BMTC fare hike is irrational

Public transport is subsidised all over the world, because the benefits are of more value than the subsidy itself. But the government has never tried to subsidise it.

The bus fare increases are irrational, and unnecessary. There are at least three things which are wrong, and if these are fixed the bus service could be a lot better without needing to over-charge the poor.

a) The government needs to recognise, in its budget, that bus service is a public service that needs subsidy. All over the world public transport is subsidised, because it is well-known that the positive values that result – lower congestion, for example – are far in excess of the subsidy itself. For some reason, the Karnataka government has steadfastly refused to subsidise the BMTC. An annual subsidy of at least 200 crores is needed.

b) Government should have a proper parking policy, and enforce it. As long as public space can be treated as a freebie by shopkeepers and companies and home-owners, they will never fully realise the cost of their private choices. BMTC would be a lot more attractive if you had to pay to park your bike or scooter wherever you took it.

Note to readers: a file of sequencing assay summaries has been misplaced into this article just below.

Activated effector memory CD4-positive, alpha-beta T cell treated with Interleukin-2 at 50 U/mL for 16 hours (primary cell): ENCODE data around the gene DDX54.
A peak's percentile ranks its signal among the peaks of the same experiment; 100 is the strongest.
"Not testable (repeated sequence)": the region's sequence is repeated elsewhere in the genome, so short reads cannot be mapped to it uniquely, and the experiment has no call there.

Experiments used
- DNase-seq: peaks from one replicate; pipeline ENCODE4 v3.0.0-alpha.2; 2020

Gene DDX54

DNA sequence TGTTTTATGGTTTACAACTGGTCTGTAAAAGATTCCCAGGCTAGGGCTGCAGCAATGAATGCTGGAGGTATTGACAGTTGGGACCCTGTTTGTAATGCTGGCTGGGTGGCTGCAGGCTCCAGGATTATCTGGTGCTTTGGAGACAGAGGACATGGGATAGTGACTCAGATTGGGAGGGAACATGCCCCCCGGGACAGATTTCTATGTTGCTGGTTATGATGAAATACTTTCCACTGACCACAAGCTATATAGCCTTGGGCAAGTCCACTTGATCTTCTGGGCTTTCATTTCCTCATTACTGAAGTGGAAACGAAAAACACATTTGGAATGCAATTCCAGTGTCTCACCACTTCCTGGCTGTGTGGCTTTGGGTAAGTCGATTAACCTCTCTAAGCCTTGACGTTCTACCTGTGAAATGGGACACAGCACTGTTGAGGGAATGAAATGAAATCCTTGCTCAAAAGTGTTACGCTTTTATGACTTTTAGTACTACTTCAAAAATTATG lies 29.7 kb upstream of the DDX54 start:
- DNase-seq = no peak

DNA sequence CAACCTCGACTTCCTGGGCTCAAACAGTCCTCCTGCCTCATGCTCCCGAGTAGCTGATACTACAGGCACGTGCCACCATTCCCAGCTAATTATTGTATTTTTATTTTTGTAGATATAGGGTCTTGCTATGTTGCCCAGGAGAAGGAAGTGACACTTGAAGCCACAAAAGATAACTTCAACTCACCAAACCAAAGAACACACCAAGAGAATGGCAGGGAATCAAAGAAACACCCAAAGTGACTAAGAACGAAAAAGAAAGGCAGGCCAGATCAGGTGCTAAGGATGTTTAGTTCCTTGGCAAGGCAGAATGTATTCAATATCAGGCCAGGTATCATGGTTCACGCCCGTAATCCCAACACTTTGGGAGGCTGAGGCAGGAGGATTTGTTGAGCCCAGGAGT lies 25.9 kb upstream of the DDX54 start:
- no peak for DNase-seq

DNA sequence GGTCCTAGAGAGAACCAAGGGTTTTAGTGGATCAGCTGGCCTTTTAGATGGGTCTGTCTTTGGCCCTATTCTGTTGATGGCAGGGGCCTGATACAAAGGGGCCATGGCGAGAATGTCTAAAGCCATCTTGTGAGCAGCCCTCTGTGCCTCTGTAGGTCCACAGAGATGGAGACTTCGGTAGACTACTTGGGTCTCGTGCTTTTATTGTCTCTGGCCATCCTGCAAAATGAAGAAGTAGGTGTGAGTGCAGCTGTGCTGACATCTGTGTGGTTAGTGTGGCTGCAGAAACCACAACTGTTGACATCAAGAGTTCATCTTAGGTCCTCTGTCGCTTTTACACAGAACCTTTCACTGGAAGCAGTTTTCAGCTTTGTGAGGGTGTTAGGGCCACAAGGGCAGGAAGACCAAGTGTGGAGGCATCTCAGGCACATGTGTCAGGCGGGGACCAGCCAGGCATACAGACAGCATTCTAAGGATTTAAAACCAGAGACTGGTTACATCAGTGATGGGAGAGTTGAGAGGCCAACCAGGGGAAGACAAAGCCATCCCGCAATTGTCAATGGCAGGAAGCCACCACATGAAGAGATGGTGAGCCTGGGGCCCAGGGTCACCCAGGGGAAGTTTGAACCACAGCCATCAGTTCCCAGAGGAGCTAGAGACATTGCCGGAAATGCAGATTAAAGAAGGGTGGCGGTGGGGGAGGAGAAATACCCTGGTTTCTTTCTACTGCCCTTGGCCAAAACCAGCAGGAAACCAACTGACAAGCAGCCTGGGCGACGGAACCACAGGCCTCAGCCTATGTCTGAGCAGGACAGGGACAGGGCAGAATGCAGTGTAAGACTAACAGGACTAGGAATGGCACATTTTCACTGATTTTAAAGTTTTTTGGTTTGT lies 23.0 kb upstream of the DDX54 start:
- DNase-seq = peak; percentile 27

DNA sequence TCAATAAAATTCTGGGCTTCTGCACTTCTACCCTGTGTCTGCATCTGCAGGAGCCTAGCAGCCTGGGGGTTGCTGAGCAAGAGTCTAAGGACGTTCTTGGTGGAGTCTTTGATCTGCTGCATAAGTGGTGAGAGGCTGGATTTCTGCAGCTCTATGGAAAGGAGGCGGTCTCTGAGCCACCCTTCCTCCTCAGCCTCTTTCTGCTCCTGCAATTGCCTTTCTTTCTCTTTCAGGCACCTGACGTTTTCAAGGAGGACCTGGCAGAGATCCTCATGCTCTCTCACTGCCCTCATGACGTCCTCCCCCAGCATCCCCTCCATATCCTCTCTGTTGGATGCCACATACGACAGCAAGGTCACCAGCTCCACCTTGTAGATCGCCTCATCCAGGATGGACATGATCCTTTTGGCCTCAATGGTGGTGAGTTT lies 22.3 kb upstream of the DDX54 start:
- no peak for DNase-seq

c)  Let ticket prices be set by a regulator, similar to BESCOM. The regulator can then force the BMTC to measure the ‘service’ levels and constantly improve them. Now, there is no clear metric for how good the service is, and many neighbourhoods don’t have bus service at all. A minimum level of service needs to be established for all parts of the city.

The sad part about so much of governance is that the answers to so many problems have been known for decades.

Comments:

  1. Dinesh Chandrasekaran says:

    What BMTC is doing is nothing short of exploitation. Ticket fare for 3-4 kms is now Rs.12. If you compare this with cities like Chennai or Hyderabad, the ticket fares are around Rs.5 for the same distance there. Besides, some conductors do not provide tickets and pocket the money from passengers who travel short distances. They are hardly any bus services after 9.30 PM in several routes and there are more Volvo buses than normal services in some others. Apparently, BMTC is one of the most mismanaged institutions in Bangalore.